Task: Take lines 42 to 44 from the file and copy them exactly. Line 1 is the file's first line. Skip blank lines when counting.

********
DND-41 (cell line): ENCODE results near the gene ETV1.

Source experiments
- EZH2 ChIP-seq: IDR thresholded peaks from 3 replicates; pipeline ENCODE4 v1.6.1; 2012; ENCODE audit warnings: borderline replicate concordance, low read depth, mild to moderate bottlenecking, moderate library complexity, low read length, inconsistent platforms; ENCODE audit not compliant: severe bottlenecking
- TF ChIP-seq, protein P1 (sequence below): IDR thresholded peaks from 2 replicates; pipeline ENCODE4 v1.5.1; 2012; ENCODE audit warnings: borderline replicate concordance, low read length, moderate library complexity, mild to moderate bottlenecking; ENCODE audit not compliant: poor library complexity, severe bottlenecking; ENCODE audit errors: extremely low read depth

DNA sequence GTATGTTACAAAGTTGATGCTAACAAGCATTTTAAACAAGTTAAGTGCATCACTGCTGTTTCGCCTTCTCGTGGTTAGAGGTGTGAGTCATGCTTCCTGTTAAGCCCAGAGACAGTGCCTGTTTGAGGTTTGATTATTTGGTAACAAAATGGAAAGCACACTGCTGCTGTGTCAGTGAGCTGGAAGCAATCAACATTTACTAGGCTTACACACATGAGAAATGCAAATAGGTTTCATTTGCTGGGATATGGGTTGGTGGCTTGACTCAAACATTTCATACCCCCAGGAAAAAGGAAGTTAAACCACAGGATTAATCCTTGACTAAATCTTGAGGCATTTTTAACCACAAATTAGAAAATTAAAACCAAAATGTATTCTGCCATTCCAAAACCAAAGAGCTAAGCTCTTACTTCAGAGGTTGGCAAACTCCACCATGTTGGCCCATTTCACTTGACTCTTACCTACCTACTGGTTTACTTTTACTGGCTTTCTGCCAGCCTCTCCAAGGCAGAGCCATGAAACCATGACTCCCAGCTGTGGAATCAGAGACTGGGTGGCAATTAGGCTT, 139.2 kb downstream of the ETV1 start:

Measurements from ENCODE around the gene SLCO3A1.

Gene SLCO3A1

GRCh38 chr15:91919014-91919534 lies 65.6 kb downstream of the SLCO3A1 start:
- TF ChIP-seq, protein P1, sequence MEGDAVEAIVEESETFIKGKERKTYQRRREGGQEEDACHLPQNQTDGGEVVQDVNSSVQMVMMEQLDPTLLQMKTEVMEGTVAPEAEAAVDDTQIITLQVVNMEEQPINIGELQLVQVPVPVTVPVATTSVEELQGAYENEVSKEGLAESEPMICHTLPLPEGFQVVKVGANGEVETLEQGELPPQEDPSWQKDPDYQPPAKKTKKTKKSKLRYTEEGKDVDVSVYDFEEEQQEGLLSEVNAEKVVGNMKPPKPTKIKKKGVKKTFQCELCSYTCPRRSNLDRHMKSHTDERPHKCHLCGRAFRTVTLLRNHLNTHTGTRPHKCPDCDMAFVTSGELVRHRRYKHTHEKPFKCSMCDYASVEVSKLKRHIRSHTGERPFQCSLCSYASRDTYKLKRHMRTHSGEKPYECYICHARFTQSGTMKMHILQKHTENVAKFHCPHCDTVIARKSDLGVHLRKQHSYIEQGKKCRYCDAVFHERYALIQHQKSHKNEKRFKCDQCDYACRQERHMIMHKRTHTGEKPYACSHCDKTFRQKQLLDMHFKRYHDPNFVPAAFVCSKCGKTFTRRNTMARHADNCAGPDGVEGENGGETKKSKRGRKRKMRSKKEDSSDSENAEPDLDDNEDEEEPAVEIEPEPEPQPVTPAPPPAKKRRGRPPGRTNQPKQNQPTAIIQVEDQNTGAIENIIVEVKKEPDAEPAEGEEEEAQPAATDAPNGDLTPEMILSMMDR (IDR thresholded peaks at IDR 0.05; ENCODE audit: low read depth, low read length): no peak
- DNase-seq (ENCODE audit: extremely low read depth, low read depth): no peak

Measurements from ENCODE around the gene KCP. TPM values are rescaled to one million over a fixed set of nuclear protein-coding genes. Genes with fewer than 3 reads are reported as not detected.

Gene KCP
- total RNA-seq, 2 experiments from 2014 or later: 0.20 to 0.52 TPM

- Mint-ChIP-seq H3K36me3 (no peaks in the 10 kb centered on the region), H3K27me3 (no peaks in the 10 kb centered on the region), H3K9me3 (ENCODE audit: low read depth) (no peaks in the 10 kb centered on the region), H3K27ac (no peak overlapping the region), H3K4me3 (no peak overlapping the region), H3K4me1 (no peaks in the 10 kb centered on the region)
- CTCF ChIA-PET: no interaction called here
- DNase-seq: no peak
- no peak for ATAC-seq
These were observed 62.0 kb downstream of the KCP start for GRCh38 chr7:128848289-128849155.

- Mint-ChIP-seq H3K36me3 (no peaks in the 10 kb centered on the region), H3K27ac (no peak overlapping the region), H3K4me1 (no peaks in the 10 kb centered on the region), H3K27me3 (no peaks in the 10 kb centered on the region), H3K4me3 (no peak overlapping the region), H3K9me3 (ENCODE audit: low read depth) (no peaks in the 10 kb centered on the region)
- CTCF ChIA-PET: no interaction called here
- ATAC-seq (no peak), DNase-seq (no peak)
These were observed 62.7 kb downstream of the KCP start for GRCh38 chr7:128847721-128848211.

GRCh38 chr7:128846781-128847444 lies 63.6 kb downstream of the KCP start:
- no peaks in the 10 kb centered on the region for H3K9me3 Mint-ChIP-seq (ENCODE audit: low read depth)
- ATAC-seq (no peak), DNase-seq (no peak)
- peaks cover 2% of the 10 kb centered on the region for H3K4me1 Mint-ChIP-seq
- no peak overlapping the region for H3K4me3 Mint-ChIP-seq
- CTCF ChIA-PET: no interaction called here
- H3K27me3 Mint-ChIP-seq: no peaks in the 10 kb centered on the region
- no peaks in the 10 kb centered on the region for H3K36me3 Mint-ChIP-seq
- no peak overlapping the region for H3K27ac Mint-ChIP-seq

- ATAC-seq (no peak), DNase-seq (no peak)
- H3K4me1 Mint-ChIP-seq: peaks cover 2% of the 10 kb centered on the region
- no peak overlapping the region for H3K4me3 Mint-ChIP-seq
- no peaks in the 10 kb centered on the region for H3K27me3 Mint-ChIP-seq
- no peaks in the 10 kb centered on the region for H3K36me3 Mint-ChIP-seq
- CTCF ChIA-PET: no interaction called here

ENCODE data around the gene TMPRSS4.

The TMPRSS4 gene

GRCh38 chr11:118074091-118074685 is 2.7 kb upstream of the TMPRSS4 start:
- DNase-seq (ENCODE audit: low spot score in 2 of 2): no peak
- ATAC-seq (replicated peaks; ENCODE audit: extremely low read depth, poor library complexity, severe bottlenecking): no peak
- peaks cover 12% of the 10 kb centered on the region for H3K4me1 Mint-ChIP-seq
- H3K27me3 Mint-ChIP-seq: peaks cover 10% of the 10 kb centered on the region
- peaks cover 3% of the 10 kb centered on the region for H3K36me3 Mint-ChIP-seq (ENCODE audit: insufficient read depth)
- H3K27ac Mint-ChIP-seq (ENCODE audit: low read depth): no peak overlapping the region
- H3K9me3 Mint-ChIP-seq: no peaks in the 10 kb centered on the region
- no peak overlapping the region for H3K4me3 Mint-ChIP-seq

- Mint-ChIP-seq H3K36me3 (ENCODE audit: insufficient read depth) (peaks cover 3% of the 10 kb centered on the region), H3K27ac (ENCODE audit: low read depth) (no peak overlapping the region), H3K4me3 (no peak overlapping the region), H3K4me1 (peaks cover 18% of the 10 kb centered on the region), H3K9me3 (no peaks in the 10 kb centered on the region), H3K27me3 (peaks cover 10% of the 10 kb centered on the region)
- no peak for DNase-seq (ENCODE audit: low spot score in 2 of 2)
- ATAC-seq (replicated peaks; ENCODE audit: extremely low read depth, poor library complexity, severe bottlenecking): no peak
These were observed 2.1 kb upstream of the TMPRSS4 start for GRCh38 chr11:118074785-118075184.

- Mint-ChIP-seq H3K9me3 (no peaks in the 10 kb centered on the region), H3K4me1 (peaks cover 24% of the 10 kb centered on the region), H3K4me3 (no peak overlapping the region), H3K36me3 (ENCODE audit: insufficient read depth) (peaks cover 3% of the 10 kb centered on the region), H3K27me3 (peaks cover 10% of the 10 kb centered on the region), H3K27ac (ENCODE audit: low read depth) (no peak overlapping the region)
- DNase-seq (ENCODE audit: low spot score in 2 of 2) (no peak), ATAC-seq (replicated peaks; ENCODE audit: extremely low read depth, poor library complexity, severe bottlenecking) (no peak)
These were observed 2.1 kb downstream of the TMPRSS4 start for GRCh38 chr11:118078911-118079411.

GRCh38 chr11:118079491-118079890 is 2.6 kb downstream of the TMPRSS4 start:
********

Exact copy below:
- ATAC-seq (replicated peaks; ENCODE audit: extremely low read depth, poor library complexity, severe bottlenecking): no peak
- peaks cover 12% of the 10 kb centered on the region for H3K4me1 Mint-ChIP-seq
- H3K27me3 Mint-ChIP-seq: peaks cover 10% of the 10 kb centered on the region